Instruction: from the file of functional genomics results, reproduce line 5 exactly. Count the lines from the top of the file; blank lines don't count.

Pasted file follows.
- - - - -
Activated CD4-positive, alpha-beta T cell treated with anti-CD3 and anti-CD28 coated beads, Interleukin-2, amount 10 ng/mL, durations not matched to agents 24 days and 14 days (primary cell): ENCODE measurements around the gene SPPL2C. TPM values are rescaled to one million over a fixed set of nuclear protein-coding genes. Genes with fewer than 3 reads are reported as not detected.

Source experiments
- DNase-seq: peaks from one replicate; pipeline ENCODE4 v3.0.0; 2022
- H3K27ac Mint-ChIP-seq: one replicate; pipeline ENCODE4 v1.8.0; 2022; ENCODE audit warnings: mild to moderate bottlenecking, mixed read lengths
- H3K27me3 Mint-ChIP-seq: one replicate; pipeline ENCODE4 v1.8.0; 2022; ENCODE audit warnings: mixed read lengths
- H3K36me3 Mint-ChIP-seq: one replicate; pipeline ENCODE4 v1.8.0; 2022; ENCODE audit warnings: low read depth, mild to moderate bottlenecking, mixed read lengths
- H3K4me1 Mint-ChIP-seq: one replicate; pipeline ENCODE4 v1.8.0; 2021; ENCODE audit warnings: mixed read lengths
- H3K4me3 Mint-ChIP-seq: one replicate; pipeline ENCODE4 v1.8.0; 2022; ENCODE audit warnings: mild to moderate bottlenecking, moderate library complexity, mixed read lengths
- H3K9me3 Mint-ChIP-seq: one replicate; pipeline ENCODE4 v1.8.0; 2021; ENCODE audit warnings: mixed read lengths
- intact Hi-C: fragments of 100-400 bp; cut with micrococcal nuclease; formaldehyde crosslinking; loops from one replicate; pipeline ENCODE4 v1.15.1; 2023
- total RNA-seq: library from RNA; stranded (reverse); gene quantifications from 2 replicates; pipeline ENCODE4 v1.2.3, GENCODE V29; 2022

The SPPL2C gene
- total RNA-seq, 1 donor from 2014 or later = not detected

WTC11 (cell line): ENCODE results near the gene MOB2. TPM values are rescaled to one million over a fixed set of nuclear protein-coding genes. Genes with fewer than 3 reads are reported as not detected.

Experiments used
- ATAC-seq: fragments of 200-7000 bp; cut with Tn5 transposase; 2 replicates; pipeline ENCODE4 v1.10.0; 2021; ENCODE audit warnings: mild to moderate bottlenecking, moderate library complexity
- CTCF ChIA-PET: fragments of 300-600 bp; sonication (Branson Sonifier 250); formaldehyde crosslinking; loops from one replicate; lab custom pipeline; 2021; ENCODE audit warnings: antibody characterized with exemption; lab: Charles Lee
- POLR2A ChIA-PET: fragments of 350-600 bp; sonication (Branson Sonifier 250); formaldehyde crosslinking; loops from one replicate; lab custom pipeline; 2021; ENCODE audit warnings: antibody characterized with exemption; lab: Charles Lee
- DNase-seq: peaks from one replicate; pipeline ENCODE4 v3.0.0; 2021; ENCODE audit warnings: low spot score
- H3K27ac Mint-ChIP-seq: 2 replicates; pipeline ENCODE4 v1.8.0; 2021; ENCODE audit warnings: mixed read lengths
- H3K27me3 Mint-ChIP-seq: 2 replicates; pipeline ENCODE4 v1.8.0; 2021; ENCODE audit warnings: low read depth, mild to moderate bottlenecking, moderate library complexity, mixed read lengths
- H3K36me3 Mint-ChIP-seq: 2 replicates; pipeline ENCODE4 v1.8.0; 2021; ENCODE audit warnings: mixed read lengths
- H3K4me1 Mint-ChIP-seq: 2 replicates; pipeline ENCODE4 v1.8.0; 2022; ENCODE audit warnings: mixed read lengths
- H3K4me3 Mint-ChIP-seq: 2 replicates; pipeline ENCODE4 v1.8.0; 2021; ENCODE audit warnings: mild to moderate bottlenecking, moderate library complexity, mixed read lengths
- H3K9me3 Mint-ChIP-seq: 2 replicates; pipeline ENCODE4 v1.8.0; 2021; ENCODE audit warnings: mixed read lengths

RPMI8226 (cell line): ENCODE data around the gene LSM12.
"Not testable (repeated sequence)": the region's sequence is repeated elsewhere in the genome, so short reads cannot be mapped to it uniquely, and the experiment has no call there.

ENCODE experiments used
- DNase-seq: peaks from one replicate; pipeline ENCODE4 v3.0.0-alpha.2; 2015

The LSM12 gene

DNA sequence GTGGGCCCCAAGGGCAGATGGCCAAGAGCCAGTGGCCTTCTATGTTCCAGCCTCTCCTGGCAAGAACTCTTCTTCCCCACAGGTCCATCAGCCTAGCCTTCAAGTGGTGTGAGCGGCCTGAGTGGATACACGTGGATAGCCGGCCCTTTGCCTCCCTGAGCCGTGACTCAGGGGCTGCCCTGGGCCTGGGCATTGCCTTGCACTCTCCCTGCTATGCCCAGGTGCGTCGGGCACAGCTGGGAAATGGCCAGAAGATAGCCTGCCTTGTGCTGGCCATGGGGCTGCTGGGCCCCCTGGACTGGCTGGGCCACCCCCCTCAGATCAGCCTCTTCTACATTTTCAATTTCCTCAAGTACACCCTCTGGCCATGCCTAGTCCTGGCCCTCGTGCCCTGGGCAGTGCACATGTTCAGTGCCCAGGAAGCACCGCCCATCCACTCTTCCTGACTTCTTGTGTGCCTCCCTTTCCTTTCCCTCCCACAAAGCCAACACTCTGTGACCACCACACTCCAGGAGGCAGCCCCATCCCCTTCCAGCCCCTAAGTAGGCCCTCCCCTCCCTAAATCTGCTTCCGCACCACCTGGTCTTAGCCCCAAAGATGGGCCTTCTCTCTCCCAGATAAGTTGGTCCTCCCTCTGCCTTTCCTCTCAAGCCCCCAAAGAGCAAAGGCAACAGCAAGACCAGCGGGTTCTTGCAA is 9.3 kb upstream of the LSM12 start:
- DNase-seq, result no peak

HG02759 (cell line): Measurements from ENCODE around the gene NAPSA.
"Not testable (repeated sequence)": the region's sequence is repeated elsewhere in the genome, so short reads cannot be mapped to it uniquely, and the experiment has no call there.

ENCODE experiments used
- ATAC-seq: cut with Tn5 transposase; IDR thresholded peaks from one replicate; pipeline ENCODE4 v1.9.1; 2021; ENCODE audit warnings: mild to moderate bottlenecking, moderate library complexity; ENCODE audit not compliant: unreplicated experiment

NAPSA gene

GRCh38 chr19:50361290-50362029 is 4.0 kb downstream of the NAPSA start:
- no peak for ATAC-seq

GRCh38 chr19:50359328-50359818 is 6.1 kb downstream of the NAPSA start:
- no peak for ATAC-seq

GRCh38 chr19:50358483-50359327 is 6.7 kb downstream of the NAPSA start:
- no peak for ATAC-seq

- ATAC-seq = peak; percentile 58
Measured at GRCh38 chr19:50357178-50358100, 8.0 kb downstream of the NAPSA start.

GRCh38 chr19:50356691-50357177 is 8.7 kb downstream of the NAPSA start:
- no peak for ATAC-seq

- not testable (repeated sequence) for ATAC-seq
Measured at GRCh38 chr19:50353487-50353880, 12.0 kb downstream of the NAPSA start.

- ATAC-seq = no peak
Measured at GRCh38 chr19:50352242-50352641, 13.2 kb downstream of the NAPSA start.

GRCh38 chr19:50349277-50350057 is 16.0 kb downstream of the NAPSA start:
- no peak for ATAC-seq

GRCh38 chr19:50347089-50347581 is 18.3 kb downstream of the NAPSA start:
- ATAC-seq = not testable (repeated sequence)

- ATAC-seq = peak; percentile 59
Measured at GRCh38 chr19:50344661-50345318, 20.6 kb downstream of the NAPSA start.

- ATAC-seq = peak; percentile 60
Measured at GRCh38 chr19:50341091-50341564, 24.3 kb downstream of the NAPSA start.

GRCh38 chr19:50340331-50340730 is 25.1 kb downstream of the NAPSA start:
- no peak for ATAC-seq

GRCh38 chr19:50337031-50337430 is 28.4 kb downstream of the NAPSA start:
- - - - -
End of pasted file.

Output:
- H3K27me3 Mint-ChIP-seq: one replicate; pipeline ENCODE4 v1.8.0; 2022; ENCODE audit warnings: mixed read lengths